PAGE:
Author Archives: Ethan Banks
Author Archives: Ethan Banks
Today's Heavy Networking explores how to communicate complex, nuanced technical topics to non-technical people. We examine how to balance finicky details with broader outcomes, discuss the value of editing and review, share writing tips, and more.
The post Heavy Networking 568: Effective Technical Communication appeared first on Packet Pushers.
While most of the lab work I do is with virtualized networking gear, once in a while, I need actual hardware. For instance, to fully explore QoS, hardware is key. Many QoS commands won’t be available to you in a virtual network device.
eBay offers lots of older networking gear for pennies or even fractions of a penny of what the gear was worth new. Why so cheap? Mostly, older networking gear is too slow for modern LANs and WANs. That’s a win for learners who don’t care about the speed as long as they can still use the old box to learn the fundamentals of routing and switching.
There are caveats to eBay networking gear, though, not unlike buying a used car. Know what you’re getting into.
Why is it junk? It could be the gear aged out, but still works fine. It could be that the gear broke, but you’ll be able to fix it. It could be that the gear broke, and you won’t be able to fix it. Sometimes, folks who move out of a data center sell pallets of retired gear by weight to whoever will take it just because Continue reading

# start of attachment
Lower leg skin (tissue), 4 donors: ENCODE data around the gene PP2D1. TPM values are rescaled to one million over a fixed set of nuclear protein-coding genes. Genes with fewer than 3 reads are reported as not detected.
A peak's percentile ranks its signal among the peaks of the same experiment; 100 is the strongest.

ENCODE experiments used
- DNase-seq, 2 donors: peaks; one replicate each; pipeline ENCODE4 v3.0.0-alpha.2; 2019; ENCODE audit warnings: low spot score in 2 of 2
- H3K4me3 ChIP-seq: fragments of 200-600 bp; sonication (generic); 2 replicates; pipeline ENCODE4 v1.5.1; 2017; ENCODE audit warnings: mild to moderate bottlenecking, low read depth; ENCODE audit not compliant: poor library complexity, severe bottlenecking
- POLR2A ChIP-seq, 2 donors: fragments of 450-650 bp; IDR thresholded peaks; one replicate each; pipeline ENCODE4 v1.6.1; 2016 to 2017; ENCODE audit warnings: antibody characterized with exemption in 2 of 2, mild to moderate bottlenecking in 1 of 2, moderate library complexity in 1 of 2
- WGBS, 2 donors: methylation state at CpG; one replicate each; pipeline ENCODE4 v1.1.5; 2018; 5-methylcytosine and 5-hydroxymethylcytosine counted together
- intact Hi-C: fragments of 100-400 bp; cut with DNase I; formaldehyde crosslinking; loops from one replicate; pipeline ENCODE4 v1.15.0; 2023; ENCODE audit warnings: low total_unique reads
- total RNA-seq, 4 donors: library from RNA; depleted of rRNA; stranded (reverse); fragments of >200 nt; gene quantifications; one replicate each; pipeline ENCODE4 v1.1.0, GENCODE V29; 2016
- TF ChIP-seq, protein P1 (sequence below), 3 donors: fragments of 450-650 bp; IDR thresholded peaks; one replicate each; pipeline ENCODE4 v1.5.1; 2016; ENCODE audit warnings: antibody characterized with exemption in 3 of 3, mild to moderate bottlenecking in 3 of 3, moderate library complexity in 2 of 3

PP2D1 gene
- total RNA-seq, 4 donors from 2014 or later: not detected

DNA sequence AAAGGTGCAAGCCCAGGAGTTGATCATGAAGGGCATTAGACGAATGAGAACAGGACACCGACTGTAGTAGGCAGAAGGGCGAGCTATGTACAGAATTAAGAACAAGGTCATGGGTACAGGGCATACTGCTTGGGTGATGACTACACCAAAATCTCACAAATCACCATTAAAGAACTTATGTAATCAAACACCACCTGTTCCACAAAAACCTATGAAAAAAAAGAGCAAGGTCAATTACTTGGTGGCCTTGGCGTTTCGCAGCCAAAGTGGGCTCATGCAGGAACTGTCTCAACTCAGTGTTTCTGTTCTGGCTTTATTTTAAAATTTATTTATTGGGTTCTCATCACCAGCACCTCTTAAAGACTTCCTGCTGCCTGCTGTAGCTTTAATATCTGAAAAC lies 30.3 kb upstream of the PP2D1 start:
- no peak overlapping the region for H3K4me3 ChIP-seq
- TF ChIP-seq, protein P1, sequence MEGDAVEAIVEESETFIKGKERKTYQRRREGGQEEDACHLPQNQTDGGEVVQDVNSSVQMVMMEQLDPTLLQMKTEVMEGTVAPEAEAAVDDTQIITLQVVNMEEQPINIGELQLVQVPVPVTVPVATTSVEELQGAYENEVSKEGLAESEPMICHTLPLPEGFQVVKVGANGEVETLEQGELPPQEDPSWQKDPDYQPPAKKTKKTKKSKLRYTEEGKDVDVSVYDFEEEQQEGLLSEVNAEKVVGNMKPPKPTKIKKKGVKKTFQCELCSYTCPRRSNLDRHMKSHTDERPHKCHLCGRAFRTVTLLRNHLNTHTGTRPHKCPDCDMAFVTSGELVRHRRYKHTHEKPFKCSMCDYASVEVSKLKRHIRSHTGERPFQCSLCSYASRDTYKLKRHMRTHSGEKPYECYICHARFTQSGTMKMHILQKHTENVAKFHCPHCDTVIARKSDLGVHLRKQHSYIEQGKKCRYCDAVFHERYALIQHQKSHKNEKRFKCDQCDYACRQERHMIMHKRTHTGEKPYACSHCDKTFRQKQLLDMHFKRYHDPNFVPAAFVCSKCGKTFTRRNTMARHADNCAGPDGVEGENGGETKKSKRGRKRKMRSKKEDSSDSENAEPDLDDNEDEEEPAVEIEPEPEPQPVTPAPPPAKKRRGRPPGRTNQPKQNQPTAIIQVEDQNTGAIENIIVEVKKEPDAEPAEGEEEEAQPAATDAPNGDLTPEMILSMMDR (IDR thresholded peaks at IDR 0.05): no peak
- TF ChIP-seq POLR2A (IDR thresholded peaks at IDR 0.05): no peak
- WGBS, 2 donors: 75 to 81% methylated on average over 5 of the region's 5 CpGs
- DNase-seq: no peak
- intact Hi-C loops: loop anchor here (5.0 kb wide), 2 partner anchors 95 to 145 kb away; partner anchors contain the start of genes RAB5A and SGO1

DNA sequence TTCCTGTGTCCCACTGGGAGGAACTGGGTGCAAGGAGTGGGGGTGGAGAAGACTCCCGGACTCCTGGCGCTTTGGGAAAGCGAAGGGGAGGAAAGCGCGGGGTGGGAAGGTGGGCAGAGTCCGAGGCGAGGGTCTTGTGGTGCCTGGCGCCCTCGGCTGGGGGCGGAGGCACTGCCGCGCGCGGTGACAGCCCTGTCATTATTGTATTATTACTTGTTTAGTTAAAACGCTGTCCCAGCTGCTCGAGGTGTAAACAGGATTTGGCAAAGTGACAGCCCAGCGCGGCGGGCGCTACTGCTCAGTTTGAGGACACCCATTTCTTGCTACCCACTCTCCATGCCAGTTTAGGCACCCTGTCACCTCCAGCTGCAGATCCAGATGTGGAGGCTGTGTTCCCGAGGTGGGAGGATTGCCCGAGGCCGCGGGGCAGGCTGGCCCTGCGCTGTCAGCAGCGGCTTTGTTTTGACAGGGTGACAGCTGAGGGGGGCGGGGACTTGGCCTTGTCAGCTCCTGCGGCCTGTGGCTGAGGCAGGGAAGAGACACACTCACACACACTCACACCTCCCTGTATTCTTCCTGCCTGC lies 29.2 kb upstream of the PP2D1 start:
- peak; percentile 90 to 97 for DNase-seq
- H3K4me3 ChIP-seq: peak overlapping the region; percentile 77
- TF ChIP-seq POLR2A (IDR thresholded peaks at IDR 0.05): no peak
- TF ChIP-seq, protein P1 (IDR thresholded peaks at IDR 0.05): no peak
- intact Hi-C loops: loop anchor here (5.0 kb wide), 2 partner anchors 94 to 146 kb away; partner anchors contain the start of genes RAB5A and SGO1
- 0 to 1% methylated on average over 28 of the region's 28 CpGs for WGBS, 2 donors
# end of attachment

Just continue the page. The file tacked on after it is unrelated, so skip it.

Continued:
Network engineer and AWS product manager Nick Matthews visits the Day Two Cloud podcast to talk about the newest cloud networking capabilities in AWS. We also discuss common design mistakes, what's happening with IPv6, SD-WAN and cloud, and more.
The post Day Two Cloud 089: Connect All The Cloud Things – AWS Networking In 2021 appeared first on Packet Pushers.
Does EIGRP need defending? Can this protocol even be defended? Ethan Banks and Zig Zsiga debate the case for EIGRP and discuss major use cases, design considerations, scaling tips, and more.
Today's Heavy Networking episode is a grab bag of topics delivered in our community roundtable format. Five engineers join Ethan Banks and Greg Ferro to talk about subjects including IPv6, SmartNICs, firewall rule management, becoming a manager, and other topics.